The Yankees' Juan Soto watches his RBI double during the...

The Yankees' Juan Soto watches his RBI double during the sixth inning of a game against the Padres on Sunday in San Diego. Credit: Gregory Bull

ANAHEIM, Calif. — During the winter meetings in Nashville, as Juan Soto inched closer and closer to becoming a Yankee, an executive with a rival American League team briefly paused while discussing it.

“Bottom line, you almost have to give up whatever [the Padres] want,” he said. “I see it like this: What are the chances any of the pieces [traded] turn out [to be] even close to the player you’re getting?”

The executive added: “Especially a guy that’s a perfect fit.”

Soto has been that and more for the Yankees, who pulled into the first (unofficial) benchmark of a Major League Baseball season (Memorial Day) with the second-best record in the major leagues. The Phillies are 38-17; the Yankees are 37-18.

The reasons are many: the shocking performance of the rotation even though Gerrit Cole has not thrown a single pitch; Anthony Volpe grabbing hold of the leadoff spot with DJ LeMahieu not having played at all; Aaron Judge’s historic May; Alex Verdugo playing the best leftfield by a Yankee since Brett Gardner in his prime; the parade of effective relievers trotting in almost nightly from the bullpen.

None of those elements — especially the efforts of the pitching staff overall — can be or should be diminished.

But it still comes back to Soto, who in the words of one AL coach “took what probably was going to be a dangerous lineup anyway to the next level.”

“On the bench, even when he’s not coming up [in an inning], it’s always kind of in the back of your mind when he’s coming up again,” the coach added. “It’s in the pitcher’s head, too.”

The numbers back all of it up. Soto entered Monday hitting .310 with 14 homers, a .408 on-base percentage and a .979 OPS.

But his impact has gone well beyond that. Starting early in spring training, young hitters such as Volpe and Oswaldo Cabrera began paying attention to Soto’s behind-the-scenes work in the cages. Judge, LeMahieu and Anthony Rizzo took notice as well. Pitchers talk about the strike zone with Soto, known for having the best eye in the sport.

He’s passed the teammate test, too. Soto talks hitting with all who want to (meaning all of the Yankees’ hitters). And no one seems to celebrate a teammate’s in-game achievement more than he does.

Now, a word on the recent news dropped by Hal Steinbrenner to Jack Curry of the YES Network: that he and general manager Brian Cashman will talk extension with Soto’s agent, Scott Boras, in-season.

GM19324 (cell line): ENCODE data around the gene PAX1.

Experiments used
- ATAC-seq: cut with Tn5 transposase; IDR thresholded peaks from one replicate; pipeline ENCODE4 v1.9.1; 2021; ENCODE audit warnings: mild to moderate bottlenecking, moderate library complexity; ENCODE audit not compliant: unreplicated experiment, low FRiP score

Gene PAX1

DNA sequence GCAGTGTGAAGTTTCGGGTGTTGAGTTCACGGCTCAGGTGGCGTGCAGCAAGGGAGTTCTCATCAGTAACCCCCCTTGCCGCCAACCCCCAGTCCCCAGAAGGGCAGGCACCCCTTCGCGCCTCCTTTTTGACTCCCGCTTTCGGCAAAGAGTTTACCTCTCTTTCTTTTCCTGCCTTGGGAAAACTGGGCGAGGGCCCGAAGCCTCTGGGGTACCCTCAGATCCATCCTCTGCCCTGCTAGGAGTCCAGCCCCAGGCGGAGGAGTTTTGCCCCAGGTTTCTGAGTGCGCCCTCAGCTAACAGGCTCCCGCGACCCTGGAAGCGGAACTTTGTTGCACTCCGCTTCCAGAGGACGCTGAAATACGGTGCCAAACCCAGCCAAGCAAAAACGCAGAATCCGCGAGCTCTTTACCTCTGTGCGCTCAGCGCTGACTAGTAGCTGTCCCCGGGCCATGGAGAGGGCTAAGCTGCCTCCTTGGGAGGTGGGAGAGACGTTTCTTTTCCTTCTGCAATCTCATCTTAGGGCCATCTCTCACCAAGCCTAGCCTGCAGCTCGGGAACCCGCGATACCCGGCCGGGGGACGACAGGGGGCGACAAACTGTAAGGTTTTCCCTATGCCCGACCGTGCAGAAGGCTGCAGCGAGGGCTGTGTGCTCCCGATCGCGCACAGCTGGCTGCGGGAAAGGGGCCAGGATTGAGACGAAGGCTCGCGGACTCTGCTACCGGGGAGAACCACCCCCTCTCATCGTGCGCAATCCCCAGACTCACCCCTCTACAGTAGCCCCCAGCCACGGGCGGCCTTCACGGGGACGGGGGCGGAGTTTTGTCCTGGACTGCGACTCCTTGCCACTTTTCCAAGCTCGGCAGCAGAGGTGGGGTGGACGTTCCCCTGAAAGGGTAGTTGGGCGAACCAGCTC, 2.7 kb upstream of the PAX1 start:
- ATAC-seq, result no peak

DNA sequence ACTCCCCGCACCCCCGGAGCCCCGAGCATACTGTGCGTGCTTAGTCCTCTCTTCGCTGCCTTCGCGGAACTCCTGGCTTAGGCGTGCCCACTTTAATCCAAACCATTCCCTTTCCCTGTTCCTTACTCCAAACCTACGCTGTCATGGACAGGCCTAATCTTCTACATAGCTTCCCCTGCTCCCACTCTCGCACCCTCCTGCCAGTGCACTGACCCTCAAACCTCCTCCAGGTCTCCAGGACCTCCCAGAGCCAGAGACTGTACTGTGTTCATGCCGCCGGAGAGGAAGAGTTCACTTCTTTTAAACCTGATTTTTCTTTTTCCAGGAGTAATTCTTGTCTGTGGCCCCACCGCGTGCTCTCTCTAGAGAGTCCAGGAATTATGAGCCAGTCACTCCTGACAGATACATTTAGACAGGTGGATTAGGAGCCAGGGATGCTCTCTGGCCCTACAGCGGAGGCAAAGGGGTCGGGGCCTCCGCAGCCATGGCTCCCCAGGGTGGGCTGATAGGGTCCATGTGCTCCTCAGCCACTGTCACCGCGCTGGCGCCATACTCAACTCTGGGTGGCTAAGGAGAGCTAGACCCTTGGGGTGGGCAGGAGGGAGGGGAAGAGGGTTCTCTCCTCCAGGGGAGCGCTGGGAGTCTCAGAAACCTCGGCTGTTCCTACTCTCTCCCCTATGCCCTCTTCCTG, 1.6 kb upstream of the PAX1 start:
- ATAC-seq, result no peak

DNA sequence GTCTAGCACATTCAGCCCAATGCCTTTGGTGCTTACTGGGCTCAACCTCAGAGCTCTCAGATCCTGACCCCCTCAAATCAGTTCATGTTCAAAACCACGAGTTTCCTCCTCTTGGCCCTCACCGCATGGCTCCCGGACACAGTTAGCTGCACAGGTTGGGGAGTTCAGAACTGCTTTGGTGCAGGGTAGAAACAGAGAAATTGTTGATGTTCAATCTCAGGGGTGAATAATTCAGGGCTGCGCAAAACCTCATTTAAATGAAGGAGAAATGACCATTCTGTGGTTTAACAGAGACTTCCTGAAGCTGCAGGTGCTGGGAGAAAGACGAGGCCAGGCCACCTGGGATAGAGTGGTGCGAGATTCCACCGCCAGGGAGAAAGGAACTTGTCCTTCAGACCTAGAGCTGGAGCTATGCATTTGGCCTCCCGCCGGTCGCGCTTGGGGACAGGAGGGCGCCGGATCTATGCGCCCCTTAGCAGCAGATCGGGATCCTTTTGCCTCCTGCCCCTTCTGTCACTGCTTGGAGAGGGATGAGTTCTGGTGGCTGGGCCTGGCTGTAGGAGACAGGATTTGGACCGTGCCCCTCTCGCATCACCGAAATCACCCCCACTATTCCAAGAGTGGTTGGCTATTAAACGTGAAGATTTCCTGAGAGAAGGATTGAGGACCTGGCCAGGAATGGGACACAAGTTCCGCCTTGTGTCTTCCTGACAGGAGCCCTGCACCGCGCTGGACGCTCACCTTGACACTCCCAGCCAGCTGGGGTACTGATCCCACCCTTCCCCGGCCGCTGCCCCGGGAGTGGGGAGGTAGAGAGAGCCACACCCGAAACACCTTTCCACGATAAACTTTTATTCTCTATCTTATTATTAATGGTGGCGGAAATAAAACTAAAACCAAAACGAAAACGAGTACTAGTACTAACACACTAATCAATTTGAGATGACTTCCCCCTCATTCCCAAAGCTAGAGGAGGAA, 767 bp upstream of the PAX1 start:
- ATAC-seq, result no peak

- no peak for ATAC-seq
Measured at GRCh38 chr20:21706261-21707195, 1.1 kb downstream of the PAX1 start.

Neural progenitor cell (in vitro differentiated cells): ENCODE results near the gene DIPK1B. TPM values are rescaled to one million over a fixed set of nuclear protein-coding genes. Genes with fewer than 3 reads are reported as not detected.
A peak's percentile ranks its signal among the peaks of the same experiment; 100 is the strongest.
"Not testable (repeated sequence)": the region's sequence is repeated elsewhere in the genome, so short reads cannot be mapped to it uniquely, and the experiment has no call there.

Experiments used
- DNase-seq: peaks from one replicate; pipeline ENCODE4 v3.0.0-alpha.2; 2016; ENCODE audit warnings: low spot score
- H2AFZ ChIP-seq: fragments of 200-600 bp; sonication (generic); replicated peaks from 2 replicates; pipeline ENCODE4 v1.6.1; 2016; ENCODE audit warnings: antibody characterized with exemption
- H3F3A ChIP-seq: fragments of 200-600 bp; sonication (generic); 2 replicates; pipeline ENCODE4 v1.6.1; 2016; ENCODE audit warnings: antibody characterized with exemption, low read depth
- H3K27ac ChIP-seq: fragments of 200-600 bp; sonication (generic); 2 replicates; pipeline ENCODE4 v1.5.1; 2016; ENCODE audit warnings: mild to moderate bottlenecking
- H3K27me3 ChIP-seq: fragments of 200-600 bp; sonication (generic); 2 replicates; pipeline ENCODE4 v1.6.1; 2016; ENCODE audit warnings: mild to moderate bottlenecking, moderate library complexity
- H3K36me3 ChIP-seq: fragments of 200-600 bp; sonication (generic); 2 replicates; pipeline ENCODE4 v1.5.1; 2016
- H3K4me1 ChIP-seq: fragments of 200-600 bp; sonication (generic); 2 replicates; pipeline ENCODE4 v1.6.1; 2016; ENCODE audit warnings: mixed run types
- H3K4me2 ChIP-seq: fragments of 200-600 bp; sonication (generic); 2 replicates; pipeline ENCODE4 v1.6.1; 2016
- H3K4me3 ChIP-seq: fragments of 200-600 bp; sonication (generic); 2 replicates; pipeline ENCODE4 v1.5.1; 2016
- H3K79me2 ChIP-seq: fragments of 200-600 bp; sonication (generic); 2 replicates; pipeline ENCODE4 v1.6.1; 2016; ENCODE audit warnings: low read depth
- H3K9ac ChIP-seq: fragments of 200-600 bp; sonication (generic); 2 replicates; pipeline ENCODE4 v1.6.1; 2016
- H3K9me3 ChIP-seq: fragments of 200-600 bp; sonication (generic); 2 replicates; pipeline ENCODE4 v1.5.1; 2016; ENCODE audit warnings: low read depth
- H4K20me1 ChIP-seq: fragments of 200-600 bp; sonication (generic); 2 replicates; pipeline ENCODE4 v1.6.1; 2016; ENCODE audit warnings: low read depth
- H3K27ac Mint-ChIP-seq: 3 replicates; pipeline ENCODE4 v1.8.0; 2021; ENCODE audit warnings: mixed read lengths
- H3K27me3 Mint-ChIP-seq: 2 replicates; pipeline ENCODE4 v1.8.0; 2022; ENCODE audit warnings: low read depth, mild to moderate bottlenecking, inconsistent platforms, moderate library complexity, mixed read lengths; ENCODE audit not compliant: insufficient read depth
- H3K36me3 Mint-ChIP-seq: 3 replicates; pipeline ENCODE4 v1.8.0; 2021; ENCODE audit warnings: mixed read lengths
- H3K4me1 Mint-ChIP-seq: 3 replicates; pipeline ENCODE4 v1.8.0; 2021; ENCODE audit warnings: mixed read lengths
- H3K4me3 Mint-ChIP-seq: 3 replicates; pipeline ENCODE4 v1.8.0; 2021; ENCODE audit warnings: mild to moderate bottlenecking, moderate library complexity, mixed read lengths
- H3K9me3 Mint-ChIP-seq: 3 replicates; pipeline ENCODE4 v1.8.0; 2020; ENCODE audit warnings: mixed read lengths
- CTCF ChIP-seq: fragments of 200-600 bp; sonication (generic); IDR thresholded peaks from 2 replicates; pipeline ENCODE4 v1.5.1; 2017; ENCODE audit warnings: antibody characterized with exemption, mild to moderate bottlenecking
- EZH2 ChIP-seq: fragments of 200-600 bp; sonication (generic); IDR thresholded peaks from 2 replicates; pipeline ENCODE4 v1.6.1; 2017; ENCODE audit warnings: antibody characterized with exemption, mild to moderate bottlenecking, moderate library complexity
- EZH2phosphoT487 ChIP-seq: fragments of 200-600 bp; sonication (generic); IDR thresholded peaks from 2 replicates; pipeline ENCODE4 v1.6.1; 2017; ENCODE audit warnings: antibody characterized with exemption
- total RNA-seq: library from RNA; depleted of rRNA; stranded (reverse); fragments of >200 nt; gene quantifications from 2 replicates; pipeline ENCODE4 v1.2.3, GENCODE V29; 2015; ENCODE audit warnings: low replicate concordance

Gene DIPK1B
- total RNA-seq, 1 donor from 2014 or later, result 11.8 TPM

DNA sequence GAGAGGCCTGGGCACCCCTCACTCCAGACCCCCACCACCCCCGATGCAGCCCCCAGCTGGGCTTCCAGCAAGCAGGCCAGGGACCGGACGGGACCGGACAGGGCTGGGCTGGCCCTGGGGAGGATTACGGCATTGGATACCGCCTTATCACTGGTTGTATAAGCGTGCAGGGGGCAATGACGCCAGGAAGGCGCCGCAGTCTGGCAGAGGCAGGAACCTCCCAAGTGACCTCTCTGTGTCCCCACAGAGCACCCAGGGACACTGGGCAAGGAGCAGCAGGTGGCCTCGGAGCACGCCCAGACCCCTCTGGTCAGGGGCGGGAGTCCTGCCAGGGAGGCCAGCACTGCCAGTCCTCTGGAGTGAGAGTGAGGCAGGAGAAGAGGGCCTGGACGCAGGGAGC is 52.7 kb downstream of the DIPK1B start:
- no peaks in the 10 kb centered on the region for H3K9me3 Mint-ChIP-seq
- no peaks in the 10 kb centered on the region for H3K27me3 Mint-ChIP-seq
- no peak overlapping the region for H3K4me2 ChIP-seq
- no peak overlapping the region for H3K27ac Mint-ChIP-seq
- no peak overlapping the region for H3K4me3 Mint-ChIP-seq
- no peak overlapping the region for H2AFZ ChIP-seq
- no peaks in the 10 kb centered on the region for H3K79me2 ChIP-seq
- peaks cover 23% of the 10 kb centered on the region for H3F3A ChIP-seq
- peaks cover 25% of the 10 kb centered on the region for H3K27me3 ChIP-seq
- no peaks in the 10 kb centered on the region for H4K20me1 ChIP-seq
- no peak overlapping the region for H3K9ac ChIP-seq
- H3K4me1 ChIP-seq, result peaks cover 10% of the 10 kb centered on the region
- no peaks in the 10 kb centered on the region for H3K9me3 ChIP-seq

The significance affixed to it was, in general, wildly overplayed. The chances of Boras not taking what he calls “a generational player” into free agency are close to nil. Soto also still is a relatively young player; he won’t turn 26 until Oct. 25.

The very real possibility of the involvement of Steve Cohen’s wallet alone makes it difficult, if not impossible, to see a path to an in-season extension.

In short, everyone had roles to play, and all involved have played them well.

Steinbrenner — who despite overseeing the 2009 title and regularly having one of the top payrolls in the sport probably always will be viewed with skepticism by Yankees fans until at least the next title (or titles) — sent the appropriate message to those fans: Soto is a priority.

Boras gave the appropriate (and obvious) response: He’s happy to talk whenever and wherever. And Soto said how much he’s enjoyed being a Yankee and being in the city of New York and that, well, yes, of course he’s “open” to hearing what Steinbrenner has to say.

All parties will say the same things right up until the time Soto officially becomes a free agent. And the chips will fall where they may thereafter.

For now, fans should focus on what’s in front of them: that as of Memorial Day, they’re rooting for — according to a cross-section of scouts and evaluators — as complete a team as there is in baseball. A motivated superstar is playing up to his standards and has transformed the lineup. That, combined with a dominant pitching staff that is expected to get back the reigning AL Cy Young Award-winner in the coming weeks, has the Yankees sitting about where they thought they’d be.

One-third of the season down. Two-thirds to go.

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